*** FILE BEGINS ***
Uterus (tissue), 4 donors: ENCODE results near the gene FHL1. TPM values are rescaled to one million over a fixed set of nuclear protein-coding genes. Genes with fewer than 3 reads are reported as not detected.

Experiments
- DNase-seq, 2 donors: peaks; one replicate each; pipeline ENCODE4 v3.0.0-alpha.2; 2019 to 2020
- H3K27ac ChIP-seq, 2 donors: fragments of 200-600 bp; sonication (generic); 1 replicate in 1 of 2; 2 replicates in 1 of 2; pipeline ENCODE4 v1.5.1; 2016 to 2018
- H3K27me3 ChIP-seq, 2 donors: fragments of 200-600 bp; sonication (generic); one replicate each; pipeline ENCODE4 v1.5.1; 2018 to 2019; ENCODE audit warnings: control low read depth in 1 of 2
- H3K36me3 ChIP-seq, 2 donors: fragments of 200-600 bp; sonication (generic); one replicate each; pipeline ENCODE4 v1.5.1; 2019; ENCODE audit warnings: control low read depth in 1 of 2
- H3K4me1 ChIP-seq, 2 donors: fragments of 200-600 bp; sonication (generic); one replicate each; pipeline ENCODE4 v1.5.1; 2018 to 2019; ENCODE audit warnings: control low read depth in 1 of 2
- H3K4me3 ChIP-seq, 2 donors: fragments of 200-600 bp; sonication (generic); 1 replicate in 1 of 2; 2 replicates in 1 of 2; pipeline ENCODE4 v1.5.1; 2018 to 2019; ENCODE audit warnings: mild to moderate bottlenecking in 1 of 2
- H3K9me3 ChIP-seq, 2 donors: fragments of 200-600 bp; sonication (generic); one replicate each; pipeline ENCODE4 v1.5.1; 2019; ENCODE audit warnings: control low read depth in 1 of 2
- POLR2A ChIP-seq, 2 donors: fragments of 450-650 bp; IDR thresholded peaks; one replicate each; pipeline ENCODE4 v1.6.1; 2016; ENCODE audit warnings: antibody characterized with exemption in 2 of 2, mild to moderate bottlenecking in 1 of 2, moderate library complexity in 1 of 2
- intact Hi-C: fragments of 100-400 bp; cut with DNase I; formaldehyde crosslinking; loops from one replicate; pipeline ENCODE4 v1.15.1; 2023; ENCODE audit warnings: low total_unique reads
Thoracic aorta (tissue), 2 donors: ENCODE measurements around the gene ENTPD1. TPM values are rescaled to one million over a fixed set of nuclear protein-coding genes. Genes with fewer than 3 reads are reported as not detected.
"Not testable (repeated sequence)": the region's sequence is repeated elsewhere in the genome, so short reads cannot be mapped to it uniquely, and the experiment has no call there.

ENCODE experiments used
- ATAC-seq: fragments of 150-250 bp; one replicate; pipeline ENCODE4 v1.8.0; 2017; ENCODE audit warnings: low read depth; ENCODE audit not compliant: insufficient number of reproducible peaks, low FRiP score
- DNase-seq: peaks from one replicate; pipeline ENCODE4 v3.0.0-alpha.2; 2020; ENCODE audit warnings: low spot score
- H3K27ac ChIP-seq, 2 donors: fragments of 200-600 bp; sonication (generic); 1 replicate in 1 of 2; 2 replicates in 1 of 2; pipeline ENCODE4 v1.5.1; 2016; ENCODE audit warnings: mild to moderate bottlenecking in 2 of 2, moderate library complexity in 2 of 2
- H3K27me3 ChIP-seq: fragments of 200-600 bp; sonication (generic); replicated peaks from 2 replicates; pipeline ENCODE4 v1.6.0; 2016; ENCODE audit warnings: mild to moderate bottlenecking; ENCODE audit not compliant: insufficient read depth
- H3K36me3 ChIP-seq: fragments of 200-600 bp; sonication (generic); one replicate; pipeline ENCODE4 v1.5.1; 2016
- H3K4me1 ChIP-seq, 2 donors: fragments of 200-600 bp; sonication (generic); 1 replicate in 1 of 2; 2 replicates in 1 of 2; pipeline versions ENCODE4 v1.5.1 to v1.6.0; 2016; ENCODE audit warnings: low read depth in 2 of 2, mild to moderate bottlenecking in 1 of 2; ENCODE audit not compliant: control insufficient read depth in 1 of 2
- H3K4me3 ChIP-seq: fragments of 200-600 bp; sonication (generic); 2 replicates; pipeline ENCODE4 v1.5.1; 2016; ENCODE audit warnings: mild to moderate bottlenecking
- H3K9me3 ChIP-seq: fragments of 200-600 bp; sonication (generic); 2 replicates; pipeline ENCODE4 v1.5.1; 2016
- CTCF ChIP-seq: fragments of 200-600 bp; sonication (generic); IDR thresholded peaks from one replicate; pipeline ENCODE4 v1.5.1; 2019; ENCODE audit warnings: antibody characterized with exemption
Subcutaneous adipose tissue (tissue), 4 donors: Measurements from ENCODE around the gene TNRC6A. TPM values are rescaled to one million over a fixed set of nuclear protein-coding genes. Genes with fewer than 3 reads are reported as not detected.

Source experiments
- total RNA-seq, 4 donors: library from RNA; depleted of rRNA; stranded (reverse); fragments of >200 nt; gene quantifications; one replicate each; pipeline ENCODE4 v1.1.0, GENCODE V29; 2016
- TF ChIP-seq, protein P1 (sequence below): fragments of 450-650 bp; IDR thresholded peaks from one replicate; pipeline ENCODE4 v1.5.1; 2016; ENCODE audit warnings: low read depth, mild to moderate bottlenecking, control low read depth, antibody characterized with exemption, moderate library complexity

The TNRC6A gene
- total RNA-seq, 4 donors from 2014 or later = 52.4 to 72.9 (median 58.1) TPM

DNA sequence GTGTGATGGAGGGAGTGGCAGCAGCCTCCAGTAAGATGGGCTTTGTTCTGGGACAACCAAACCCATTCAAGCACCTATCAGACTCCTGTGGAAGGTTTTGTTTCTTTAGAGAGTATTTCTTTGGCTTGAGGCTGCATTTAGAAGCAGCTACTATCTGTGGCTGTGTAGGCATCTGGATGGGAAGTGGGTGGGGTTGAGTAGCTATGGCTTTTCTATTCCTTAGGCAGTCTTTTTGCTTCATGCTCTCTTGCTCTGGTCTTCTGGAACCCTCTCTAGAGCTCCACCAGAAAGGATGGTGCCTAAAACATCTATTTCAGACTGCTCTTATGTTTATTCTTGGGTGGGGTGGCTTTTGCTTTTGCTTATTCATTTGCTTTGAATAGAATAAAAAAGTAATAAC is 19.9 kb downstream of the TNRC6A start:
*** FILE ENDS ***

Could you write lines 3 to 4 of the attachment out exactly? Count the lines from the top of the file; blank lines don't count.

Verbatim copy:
- DNase-seq, 2 donors: peaks; one replicate each; pipeline ENCODE4 v3.0.0-alpha.2; 2019 to 2020
- H3K27ac ChIP-seq, 2 donors: fragments of 200-600 bp; sonication (generic); 1 replicate in 1 of 2; 2 replicates in 1 of 2; pipeline ENCODE4 v1.5.1; 2016 to 2018